The Lake House (PG, 99 minutes) Keanu Reeves and Sandra Bullock emote up a storm in this supernatural weepie. It slowly accumulates power and gets extra points for holding on to its dour mood even after the romantic leads have discovered that they’re communicating via snail mail across time. (K.W.) Playing at Carmike Cinema 6

Little Man (PG-13) God help us, the Wayanses are back in town! Keenan Ivory Wayans directs brother Shawn Wayans as a wannabe dad who mistakes a vertically challenged, cigar-chomping criminal (Marlon Wayans) as his newly adopted son. While the sight of a digitally reduced Marlon Wayans is arguably scarier than the sight of Marlon Wayans dressed as a white chick, what’s most disturbing about this film is how it so blatantly rips off the old Warner Brothers cartoon “Baby Buggy Bunny” starring midget criminal Baby Face Finster. (D.O.) Coming Friday; check local listings

Nacho Libre (PG, 105 minutes) Jack Black has his moments as a friar/cook who longs to be a Mexican wrestler, but the shtick seems a little forced. Black being pummeled by his opponents is pretty much all there is to the plot, but the movie nevertheless has a pleasantly strange vibe. (K.W.) Playing at Regal Downtown Mall 6

The Omen (R, 95 minutes) The 1976 shocker The Omen is really just a slasher film dolled up in Biblical raiment. But it’s still a damnably entertaining movie. Naturally, we required no remake; but we’ve got one anyway, once again documenting a clueless Washington family who seems to have given birth to the Antichrist. The cast (including Liev Schreiber, Julia Styles, Mia Farrow and Pete Postlethwaite) takes things seriously, and the direction is notably slick. Still, the script apes the original almost note for note, making this feel like a cover album of your favorite band—good if only for of the familiarity, but not nearly as memorable as the original. (D.O.) Playing at Regal Downtown Mall 6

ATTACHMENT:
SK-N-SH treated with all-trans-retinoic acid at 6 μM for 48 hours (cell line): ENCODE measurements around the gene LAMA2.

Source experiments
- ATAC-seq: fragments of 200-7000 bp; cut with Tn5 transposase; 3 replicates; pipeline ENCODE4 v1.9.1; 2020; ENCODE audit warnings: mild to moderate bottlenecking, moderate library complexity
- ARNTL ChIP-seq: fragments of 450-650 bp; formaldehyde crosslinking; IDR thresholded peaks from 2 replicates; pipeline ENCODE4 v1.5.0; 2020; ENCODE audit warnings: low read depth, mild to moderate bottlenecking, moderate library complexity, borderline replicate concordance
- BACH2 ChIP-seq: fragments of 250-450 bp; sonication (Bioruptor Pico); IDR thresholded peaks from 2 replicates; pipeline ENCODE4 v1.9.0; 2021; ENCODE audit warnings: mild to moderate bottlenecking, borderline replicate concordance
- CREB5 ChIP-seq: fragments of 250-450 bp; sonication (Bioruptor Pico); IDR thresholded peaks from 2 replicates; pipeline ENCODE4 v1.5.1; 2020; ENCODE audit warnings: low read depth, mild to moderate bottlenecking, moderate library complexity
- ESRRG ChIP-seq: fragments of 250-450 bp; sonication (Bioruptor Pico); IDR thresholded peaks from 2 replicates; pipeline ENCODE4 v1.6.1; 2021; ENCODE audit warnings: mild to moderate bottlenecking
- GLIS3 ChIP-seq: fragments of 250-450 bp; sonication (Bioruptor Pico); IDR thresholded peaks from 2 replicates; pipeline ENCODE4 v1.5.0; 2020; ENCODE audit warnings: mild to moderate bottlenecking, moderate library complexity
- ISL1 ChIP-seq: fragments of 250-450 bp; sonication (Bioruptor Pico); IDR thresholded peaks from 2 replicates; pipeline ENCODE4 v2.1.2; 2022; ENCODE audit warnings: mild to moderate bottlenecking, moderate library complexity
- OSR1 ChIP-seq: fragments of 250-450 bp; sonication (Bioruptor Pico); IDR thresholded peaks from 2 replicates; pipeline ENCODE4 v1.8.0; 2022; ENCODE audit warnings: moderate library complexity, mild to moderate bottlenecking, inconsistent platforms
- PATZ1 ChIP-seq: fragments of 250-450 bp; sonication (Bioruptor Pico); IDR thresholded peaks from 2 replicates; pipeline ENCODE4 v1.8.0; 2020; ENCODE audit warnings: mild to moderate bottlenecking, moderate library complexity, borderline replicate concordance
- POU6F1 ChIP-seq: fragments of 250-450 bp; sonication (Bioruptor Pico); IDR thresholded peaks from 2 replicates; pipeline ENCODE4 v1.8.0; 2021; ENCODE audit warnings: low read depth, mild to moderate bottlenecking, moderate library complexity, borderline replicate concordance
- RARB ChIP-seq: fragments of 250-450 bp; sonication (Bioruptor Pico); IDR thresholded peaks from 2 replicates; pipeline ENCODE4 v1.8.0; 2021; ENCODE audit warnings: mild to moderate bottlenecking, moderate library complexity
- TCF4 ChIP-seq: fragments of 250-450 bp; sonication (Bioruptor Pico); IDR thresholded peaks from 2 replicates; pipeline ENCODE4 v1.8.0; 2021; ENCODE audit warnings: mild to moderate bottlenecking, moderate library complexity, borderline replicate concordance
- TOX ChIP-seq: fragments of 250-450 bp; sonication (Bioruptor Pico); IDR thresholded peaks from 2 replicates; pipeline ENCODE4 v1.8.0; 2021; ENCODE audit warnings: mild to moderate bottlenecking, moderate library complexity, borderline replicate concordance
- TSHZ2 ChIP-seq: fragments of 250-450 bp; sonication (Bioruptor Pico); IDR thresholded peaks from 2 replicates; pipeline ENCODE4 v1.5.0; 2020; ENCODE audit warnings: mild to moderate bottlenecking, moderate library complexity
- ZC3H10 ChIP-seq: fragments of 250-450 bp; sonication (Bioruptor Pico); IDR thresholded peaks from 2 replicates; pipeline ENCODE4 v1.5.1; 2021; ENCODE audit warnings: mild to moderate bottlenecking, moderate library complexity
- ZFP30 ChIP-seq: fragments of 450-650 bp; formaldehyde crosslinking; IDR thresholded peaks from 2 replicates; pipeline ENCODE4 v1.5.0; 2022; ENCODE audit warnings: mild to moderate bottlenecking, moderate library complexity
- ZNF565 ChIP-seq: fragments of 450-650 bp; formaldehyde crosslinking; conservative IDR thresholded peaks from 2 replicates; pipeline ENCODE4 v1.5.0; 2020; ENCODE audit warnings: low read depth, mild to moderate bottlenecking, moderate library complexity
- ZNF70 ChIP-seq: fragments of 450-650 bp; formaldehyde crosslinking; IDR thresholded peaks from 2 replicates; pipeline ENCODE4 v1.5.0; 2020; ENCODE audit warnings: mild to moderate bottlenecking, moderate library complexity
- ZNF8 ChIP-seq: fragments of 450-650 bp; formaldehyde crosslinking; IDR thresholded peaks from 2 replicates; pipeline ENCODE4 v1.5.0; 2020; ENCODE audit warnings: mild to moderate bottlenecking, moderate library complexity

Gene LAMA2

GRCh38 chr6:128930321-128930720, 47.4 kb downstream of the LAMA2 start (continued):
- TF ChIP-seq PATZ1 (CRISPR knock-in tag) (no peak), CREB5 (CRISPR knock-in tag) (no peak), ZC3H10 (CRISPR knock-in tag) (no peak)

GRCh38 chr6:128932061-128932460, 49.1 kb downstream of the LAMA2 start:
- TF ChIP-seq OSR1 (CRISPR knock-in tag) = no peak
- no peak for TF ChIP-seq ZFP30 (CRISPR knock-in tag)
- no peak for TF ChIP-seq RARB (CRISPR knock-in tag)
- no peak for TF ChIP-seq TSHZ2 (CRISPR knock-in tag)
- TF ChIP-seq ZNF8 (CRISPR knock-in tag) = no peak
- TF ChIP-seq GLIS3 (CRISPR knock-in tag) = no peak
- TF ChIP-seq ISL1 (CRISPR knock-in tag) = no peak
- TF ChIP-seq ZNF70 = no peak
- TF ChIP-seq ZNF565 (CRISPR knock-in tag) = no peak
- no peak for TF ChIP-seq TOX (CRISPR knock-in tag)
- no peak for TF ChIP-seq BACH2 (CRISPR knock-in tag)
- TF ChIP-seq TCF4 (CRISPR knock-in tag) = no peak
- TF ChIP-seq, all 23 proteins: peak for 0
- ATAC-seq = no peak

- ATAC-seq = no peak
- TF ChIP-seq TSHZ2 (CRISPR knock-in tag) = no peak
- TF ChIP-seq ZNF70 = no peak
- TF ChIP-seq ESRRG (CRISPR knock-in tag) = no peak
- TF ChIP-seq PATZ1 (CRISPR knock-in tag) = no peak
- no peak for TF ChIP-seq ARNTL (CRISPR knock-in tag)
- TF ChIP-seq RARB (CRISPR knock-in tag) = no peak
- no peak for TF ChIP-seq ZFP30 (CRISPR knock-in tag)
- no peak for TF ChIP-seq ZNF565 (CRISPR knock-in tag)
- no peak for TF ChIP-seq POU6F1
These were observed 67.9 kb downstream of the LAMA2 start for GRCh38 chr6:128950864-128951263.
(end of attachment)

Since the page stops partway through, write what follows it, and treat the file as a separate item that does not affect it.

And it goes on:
Over the Hedge (PG, 96 minutes) An all-star voice cast (Bruce Willis, Garry Shandling, Steve Carell, Wanda Sykes, William Shatner, Nick Nolte) lends its talents to this CGI toon adaptation of the popular newspaper comic strip. Willis plays a mischievous raccoon who helps his forest buddies adapt to the encroaching sprawl of suburbia. The animation is fluid and the writing has a bit more spark than most of the recent computer toons we’ve been subjected to (The Wild). From the director of Antz. (D.O.) Playing at Regal Downtown Mall 6